Language learning in the Primary school
Articles,  Blog

Language learning in the Primary school


Many countries have included English
as part of their primary education because they are interested in taking an active role in today’s globalised world. One of the main arguments is that by learning English people could access more information, have better job qualifications, and develop
international networks. In this way, learning English at an early
age would provide equal opportunities to children in the public school system. Chile has invested a lot of resources in improving their citizens’ English language skills. But, only 7% of students in secondary public
schools have passed the standardised national English
test. And only a third of teachers teaching English
have an acceptable level of the language. As a Chilean teacher of English, I’m aware of the everyday challenges in early primary classrooms, and I wondered whether other teachers experience
similar challenges. In particular, I wanted to identify contextual
factors that could help or limit the teaching and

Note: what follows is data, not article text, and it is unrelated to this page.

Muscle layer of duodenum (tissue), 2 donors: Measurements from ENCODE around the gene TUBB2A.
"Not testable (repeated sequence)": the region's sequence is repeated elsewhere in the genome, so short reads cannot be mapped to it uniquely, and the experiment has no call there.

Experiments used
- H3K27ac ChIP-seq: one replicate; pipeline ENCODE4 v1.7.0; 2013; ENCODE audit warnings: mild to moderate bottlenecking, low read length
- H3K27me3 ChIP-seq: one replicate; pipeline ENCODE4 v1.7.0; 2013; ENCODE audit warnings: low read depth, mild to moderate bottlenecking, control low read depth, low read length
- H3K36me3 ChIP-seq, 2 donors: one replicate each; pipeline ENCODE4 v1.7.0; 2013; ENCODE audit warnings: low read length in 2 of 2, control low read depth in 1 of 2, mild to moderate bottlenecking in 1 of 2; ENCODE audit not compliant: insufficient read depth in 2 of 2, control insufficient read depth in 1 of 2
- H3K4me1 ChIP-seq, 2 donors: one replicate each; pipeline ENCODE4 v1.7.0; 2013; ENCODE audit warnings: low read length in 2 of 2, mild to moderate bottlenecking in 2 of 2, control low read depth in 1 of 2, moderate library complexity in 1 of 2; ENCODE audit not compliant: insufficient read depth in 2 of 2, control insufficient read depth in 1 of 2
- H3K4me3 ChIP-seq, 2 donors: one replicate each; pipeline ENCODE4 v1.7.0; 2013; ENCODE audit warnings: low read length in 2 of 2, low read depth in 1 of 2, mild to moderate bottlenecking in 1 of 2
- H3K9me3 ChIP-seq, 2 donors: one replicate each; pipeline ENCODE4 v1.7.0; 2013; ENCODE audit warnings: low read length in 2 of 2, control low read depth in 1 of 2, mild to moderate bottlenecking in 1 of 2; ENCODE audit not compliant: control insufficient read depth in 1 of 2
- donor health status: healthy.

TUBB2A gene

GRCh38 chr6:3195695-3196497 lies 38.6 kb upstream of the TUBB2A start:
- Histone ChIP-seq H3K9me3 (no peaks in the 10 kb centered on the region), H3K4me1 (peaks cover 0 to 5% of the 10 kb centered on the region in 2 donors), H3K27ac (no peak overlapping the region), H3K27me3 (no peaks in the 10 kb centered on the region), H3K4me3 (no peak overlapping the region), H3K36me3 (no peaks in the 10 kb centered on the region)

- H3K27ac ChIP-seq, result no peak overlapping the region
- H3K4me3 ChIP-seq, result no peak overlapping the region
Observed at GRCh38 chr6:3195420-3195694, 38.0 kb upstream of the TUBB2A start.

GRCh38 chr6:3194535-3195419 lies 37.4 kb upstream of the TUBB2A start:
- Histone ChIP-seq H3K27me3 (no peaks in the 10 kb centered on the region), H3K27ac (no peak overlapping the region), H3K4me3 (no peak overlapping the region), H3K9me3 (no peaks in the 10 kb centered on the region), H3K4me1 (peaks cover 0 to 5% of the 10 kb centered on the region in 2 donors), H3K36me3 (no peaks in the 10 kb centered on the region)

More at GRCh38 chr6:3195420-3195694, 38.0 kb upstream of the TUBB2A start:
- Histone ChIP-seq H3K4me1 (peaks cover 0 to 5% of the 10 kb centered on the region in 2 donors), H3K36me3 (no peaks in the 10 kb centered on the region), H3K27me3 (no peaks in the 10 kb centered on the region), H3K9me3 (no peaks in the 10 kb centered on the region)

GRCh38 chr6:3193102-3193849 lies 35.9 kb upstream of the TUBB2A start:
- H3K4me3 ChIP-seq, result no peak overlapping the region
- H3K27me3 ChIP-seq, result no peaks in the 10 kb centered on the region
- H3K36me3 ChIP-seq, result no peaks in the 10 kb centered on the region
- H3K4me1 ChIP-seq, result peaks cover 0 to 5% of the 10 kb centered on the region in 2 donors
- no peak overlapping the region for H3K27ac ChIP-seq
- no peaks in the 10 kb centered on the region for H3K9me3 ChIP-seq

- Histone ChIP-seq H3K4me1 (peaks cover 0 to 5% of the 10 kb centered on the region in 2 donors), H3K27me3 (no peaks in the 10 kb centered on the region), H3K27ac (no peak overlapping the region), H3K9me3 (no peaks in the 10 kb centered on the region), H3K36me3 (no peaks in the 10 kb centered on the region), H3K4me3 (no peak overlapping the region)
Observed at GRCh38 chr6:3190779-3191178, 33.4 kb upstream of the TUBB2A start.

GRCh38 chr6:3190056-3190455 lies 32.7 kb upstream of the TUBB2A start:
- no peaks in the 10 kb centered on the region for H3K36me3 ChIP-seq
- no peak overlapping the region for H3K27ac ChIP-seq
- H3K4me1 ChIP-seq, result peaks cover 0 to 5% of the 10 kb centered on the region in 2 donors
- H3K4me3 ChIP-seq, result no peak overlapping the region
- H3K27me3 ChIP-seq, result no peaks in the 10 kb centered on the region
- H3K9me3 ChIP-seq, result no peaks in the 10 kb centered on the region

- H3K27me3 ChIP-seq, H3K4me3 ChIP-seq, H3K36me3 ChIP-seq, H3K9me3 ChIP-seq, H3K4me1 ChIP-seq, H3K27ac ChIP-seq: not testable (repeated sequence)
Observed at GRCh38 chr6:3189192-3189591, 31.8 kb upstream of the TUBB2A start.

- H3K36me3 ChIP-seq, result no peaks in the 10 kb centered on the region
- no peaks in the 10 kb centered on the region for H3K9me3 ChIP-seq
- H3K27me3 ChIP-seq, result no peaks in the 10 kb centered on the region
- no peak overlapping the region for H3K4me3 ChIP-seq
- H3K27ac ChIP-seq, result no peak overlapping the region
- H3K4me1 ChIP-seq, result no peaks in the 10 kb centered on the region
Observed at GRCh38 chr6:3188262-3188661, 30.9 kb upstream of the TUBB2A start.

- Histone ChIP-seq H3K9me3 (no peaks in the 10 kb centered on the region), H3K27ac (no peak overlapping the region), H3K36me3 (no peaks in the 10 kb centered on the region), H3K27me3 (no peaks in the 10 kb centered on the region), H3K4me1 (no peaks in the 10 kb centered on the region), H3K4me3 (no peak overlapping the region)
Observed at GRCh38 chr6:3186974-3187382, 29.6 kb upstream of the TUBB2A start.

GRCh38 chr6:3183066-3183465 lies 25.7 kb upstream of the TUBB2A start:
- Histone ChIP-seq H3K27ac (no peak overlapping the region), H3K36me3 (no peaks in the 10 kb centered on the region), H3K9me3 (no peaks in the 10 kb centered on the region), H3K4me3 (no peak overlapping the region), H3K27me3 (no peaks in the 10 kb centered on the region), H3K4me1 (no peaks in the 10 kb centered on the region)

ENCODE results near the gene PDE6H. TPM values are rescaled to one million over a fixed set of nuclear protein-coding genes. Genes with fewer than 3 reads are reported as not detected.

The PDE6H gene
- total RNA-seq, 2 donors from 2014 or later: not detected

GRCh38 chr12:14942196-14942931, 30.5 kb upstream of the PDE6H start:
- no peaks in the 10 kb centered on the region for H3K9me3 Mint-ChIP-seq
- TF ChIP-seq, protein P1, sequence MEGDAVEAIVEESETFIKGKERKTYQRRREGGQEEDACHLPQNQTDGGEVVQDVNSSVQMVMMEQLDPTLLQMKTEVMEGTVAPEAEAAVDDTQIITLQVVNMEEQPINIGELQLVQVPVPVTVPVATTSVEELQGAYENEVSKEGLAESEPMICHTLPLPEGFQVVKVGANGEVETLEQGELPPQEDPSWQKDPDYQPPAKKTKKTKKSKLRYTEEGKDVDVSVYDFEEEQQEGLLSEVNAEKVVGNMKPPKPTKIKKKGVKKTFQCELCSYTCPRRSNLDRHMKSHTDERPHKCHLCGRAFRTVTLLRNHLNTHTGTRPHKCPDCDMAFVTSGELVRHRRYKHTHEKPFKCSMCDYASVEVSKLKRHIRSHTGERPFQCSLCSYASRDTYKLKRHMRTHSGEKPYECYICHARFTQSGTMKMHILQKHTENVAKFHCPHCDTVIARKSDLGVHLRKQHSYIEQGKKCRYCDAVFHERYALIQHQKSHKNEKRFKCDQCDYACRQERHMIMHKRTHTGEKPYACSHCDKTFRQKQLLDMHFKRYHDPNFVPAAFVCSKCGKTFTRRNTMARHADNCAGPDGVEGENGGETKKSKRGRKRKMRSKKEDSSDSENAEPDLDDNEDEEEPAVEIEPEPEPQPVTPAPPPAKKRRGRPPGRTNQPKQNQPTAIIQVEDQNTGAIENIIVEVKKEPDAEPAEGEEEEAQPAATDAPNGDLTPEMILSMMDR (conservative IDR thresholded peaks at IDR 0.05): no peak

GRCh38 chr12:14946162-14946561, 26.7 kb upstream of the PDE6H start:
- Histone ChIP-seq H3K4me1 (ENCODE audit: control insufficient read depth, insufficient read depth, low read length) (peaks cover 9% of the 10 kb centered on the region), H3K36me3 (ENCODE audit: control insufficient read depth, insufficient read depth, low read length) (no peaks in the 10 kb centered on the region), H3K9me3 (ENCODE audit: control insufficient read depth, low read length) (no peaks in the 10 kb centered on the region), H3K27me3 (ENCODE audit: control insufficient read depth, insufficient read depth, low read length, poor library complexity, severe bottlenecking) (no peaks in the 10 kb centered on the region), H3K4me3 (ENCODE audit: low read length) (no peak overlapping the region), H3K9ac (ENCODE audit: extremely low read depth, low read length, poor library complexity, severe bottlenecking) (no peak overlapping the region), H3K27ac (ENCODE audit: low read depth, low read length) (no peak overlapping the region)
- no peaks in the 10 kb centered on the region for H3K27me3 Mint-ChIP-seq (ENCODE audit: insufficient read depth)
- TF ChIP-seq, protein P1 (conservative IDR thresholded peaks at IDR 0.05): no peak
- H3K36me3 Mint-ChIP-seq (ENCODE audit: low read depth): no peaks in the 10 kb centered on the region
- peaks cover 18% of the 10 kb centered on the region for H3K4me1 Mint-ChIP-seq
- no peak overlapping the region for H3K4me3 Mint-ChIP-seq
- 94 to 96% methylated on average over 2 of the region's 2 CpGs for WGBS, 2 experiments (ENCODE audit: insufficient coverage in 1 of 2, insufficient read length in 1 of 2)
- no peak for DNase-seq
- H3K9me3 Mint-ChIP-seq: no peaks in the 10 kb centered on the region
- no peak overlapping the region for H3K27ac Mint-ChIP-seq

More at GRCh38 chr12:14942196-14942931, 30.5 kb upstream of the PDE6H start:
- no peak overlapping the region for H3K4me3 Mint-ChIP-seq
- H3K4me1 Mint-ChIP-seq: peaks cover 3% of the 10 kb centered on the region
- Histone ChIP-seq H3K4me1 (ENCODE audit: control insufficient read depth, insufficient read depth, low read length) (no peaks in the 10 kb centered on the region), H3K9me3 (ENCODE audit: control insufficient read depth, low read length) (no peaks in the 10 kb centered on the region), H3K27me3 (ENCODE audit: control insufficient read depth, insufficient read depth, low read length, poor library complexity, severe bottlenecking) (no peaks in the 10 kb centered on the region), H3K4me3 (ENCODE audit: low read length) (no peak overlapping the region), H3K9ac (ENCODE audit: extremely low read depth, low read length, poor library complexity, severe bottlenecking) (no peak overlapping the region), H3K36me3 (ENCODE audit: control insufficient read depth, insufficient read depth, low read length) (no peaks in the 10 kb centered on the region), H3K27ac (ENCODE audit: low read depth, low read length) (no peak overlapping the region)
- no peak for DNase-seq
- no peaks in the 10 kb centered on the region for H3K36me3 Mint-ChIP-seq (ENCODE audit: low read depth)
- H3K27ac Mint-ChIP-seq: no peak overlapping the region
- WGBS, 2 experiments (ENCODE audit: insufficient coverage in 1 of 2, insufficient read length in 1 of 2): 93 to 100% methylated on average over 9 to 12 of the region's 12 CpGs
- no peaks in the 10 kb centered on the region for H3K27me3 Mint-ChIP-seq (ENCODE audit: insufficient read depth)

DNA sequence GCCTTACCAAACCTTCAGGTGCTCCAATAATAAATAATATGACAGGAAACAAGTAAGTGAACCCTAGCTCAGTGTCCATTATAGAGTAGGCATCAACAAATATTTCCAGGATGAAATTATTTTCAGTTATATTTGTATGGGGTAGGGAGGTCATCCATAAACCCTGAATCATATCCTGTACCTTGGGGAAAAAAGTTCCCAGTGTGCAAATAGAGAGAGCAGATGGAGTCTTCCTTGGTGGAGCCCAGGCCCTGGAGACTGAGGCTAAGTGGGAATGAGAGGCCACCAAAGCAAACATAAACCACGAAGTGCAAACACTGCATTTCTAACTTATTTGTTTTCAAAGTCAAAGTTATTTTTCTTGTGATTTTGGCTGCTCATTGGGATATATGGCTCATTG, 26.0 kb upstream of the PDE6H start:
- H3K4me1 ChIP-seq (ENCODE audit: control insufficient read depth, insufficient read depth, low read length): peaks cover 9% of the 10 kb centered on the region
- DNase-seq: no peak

learning process. I decided to conduct my research about what
actually happens in the primary classroom by including teachers and children’s voices. I carried out a survey of teachers of English
in Chile, and also spent 4 months observing classrooms
and interviewing teachers. My research project shows that the primary
language classroom is a complex dynamic system. Different elements such as the home environment,
the number of English lessons a week, the school, the teachers, the class and learners’ interest
seemed to interact, affecting the children’s potential for language
learning. In my interviews, children mentioned that
English lessons were enjoyable. They preferred activities in which
they were active and could share with their classmates. They also described some progress in their
understanding of the language by the end of the semester. I found that teachers have difficulty monitoring
and assessing children’s learning. These challenges seem to be related to issues
of discipline and large classes. Teachers also mention that the few hours of
English lessons a week and the lack of parental support made their work more difficult. The planning of an early start needs to be
based on local experiences from teachers, as well as on the children’s perspectives
on the foreign language. My investigation suggests that
even when children enjoy learning English, teachers seem to struggle with time
to fulfill their learning needs and interests. We need to ensure that we provide children
with the appropriate strategies and resources to develop their potential
for language learning.

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